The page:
CFD for…

  • pierogi. [Although the sin here is having them fly through mayo instead of sour cream. I asked if they’d do a golabki; no reply yet.]
  • a surface submersible craft for delivering divers to a destination, 40 knots on the surface and 8 knots submerged.
  • Formula-1.
  • floating fish farms. [In which we learn that salmon get lice. Ewww.]
  • painting a car. [I wish I could visit Metariver’s website but they require a captcha just to see the home page which I found too odd to bother with.]
  • HVAC in schools.
  • racing bicycle handlebars.
This would’ve been my application of the week had I not loved eating pierogis more. Rickshaw aerodynamics computed with AirShaper. Image from [For the record, I’ve never ridden in one of these.]


  • The inaugural MSC Nastran Excellence Award has been presented to Volvo Car Corp. Sweden for their use of the software “to simulate how the vibrations of a car structure can affect the performance of the audio system at different frequencies.” [As an enjoyer of music while driving, I applaud this application.]
  • Our friends at Flow Science have been recognized for the fifth time as one of New Mexico’s 40 fastest growing tech companies.
  • Applied CAx was recognized as Siemens’ North American Partner of the Year.



CFD simulations of a mid-hull hydrofoil (Foil Assist) for fast-planing vessels. Screen capture of a video from


  • SIGGRAPH 2021 (Los Angeles, 1-5 August) will be a virtual-only event.
  • The International Meshing Roundtable will be held as a virtual event the week of 21 June 2021 with the short courses on Mon 21 Jun and the conference program running Tue 22 – Fri 25 Jun. There is no registration fee for this event. To correct an error of mine in a tweet, the full paper submission deadline is 19 February 2021. The conference website has not yet been updated for the 2021 event.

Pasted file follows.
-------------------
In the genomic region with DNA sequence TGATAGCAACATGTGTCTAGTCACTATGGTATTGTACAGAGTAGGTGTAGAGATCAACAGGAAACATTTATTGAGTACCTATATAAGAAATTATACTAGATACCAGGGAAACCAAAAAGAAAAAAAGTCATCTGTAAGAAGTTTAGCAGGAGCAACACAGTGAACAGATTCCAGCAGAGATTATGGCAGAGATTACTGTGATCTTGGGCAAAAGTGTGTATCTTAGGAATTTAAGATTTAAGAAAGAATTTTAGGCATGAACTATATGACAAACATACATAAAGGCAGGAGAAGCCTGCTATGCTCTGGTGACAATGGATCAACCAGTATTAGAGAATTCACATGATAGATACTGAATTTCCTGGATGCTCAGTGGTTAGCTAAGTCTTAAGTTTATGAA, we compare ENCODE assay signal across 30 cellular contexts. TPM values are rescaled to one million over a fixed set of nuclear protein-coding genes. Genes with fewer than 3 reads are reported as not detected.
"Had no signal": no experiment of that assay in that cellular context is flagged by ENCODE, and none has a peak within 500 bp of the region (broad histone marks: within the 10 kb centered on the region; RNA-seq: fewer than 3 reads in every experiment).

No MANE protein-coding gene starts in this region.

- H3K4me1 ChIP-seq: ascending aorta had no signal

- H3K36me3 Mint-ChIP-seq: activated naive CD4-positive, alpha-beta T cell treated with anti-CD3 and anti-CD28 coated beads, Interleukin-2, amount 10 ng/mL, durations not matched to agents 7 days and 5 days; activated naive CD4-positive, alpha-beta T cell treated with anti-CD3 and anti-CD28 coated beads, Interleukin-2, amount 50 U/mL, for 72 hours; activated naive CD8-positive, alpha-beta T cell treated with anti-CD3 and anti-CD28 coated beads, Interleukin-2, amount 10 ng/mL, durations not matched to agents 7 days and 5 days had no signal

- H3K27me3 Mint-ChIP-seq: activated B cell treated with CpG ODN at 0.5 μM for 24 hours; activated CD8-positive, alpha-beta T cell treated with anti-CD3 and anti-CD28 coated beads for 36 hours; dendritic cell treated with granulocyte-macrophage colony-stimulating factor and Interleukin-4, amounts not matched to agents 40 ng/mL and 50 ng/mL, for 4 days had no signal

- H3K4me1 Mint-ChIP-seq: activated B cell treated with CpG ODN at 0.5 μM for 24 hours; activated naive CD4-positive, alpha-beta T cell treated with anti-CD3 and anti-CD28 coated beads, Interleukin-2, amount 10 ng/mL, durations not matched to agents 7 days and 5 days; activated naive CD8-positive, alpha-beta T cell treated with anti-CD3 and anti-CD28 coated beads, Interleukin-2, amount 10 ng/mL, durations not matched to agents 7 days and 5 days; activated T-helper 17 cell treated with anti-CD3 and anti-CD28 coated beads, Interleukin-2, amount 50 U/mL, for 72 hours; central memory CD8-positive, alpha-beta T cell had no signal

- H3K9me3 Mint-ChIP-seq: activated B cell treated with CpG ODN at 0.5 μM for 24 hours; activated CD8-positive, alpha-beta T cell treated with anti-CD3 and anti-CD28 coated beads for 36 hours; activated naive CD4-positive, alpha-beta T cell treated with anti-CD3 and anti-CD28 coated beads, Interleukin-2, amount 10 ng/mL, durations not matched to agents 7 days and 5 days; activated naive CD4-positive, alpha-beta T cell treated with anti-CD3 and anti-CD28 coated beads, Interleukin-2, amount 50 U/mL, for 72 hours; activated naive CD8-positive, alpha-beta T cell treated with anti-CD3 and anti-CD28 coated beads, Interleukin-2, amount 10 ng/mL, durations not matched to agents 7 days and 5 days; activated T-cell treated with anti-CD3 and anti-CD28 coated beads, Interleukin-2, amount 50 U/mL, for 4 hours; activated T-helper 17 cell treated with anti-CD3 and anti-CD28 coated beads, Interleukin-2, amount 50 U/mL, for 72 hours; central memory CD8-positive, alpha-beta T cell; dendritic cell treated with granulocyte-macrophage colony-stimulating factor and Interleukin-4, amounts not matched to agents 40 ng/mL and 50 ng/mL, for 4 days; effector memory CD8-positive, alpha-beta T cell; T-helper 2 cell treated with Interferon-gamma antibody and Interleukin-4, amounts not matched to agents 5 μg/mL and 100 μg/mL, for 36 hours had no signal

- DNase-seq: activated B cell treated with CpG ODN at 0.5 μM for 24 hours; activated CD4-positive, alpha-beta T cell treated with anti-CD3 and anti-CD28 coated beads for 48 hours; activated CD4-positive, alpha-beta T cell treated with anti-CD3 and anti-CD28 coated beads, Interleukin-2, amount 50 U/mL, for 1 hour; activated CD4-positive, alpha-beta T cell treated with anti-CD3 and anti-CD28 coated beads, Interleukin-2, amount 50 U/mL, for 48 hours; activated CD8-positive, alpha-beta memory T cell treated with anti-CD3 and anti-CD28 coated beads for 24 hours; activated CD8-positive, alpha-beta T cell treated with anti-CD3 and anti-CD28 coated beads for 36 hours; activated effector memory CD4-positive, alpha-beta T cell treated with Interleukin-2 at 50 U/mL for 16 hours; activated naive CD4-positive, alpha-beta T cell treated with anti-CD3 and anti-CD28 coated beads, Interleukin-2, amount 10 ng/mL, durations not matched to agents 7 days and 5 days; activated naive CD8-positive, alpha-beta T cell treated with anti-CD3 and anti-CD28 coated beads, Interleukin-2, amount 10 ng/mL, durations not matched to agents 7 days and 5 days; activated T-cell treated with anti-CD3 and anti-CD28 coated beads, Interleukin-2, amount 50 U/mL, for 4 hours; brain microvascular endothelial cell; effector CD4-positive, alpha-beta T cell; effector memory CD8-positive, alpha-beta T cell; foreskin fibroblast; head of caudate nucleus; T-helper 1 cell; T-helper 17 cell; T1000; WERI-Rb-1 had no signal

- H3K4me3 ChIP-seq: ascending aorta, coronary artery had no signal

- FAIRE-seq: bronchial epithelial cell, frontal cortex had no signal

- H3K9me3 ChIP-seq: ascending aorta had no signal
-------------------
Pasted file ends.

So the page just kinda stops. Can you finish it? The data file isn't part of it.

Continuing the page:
• The 10th International Conference on Curves and Surfaces will be held in Arcachon, France on 20-24 June 2022. No rush on submitting your abstract; it’s not due until 27 Feb 2022.
  • The SIAM Conference on Geometric and Physical Modeling will be held at U.C. Davis on 27-29 September 2021. The call for papers should be posted soon. As for whether the event will be held in person, “SIAM intends to hold GD/SPM21 as an in-person, hybrid, or 100% virtual conference.” [Well, that about covers it.]
  • See Altair’s SC20 presentation on GPU Acceleration of Altair AcuSolve (registration required).

Tension From 2D to 3D and Back

Barbara Hepworth is the artist who got me to like sculpture. Her ability to give life to stone, metal, and wood astounded me. A wonderful tension between the organic and inorganic.

Just as Frank Stella says (and demonstrated) that a painter is always painting the third dimension, Hepworth’s drawings show how she reduced the third dimension into the picture plane as evidenced below in Red in Tension.

This drawing makes me see the line in all her sculptures.

Barbara Hepworth, Red in Tension, 1941. Image from See links above.

Bonus: How many non-overlapping triangles can be made from an arrangement of N lines? Nobody knows.